Radio Waves: Stories Making Waves in the World of Radio
Welcome to the SWLing Post’s Radio Waves, a collection of links to interesting stories making waves in the world of radio. Enjoy!
Hackers can disrupt legit warnings or issue fake ones of their own.
The US Department of Homeland Security is warning of vulnerabilities in the nation’s emergency broadcast network that makes it possible for hackers to issue bogus warnings over radio and TV stations.
“We recently became aware of certain vulnerabilities in EAS encoder/decoder devices that, if not updated to the most recent software versions, could allow an actor to issue EAS alerts over the host infrastructure (TV, radio, cable network),” the DHS’s Federal Emergency Management Agency (FEMA) warned. “This exploit was successfully demonstrated by Ken Pyle, a security researcher at CYBIR.com, and may be presented as a proof of concept at the upcoming DEFCON 2022 conference in Las Vegas, August 11-14.”
Pyle told reporters at CNN and Bleeping Computer that the vulnerabilities reside in the Monroe Electronics R189 One-Net DASDEC EAS, an emergency alert system encoder and decoder. TV and radio stations use the equipment to transmit emergency alerts. The researcher told Bleeping Computer that “multiple vulnerabilities and issues (confirmed by other researchers) haven’t been patched for several years and snowballed into a huge flaw.”
“When asked what can be done after successful exploitation, Pyle said: ‘I can easily obtain access to the credentials, certs, devices, exploit the web server, send fake alerts via crafts message, have them valid / pre-empting signals at will. I can also lock legitimate users out when I do, neutralizing or disabling a response,’” Bleeping Computer added. [Continue reading…]
Amateur radio operators have played a longstanding game of “Will It Antenna?” If there’s something even marginally conductive and remotely resonant, a ham has probably tried to make an antenna out of it. Some of these expedient antennas actually turn out to be surprisingly effective, but as we can see from this in-depth analysis of the characteristics of tape measure antennas, a lot of that is probably down to luck.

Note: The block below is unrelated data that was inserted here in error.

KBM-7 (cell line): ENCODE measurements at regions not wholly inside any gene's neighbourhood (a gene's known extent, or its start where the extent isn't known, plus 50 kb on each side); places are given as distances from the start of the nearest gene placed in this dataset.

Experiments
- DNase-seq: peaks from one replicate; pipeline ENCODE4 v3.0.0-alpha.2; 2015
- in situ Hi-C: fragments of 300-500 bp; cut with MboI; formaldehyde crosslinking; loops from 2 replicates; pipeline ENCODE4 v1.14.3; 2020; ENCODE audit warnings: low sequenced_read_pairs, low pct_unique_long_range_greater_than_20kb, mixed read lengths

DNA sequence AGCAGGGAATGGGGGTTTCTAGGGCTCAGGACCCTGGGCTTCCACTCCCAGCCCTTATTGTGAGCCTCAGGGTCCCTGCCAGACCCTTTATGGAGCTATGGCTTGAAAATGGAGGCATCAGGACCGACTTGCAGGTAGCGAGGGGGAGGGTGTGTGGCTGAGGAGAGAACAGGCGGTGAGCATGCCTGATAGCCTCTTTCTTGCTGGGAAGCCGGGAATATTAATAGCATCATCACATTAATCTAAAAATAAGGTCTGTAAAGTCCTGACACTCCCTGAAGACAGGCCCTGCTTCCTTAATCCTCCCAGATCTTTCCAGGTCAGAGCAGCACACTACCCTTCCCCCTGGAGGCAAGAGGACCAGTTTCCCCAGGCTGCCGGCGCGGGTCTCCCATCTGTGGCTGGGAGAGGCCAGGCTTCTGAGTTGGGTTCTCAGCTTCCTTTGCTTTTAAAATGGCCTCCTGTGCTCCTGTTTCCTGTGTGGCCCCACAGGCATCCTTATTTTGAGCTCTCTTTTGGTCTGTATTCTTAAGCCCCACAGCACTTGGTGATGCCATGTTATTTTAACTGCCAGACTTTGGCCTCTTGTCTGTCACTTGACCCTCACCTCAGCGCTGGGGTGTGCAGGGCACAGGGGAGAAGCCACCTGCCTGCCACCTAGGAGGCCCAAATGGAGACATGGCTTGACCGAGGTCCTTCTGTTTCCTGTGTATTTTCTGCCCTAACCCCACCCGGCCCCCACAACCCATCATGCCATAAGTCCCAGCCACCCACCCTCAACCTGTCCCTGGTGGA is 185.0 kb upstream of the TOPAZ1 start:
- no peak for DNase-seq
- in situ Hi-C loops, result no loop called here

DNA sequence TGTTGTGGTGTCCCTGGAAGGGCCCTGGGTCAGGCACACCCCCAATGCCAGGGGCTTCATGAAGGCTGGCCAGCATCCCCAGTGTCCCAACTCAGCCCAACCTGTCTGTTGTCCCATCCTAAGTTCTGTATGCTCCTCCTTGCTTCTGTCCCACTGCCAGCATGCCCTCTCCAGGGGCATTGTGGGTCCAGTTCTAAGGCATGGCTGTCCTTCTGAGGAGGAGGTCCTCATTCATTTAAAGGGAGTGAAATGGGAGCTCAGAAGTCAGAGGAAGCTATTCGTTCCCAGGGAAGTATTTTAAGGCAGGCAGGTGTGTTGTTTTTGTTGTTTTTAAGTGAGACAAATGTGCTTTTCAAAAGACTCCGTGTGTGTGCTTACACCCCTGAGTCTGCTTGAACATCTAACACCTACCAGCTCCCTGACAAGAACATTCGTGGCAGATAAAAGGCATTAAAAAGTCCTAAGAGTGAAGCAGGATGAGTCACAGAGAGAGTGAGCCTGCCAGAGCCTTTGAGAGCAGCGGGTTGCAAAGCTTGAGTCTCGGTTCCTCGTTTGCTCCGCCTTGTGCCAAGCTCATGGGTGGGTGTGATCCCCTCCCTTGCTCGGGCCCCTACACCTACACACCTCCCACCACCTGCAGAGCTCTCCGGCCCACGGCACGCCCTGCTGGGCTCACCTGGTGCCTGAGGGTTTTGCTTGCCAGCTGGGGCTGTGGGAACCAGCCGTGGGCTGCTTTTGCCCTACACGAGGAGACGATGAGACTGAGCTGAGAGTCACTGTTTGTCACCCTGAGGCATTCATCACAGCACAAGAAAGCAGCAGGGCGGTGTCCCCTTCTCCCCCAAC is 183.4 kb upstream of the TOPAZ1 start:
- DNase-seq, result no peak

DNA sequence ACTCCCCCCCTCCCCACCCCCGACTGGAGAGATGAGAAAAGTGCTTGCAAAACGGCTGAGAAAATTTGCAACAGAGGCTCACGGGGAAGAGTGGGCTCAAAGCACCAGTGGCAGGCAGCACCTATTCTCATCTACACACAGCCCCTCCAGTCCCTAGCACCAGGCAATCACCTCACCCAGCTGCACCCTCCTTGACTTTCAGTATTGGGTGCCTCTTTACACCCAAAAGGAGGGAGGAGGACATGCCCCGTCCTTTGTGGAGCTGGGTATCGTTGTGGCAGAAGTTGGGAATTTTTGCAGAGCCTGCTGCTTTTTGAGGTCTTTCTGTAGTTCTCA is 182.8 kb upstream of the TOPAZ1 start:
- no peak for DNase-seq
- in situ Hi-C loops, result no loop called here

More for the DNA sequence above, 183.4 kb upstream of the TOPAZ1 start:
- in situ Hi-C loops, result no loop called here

At first glance, tape measure antennas seem to have a lot going for them (just for clarification, most tape measure antennas use only the spring steel blade of a tape measure, not the case or retraction mechanism — although we have seen that done.) Tape measures can be rolled up or folded down for storage, and they’ll spring back out when released to form a stiff, mostly self-supporting structure.
But [fvfilippetti] suspected that tape measures might have some electrical drawbacks, thanks to the skin effect. That’s the tendency for current to flow on the outside of a conductor, which at lower frequencies on conductors with a round cross-section turns out to be not a huge problem. [Continue reading on Hackaday…]
Broadstairs eight-year-old to feature on NASA website after radio chat with ISS astronaut (The Isle of Thanet News)
A Broadstairs eight-year-old has chatted with an astronaut aboard the International Space Station and a recording of the conversation will feature on the NASA website.
Isabella Payne spoke to Astronaut Kjell Lindgren as the ISS flew overhead last week.
The youngster was with dad Matthew who is a license holding amateur radio enthusiast and tutor. He and Isabella are both members of Hilderstone Radio Society.
Matthew said: “Isabella has been a member of the radio club ever since she was born and has been playing with the radio since she was six. Because I have the full licence she can sit on my knee and use the radio to speak to people as long as I am controlling it. Everyone at the club can do that. She has been involved in a few radio events, Children On The Air events, and will hopefully go for her own licence soon. [Click here to read the full article and view the photos.]
“I plan my life by the radio these days, my contact with the outside world in a sense…”
The first ever international prison radio conference has just been held in Norway, bringing together representatives of prison radio shows from 19 countries, including Australia, where Indigenous people continue to be grossly over-represented in prison populations.
Prison radio shows, wherever they are in the world, all work to give voice to the voiceless and empower people by enabling them to tell their own stories.
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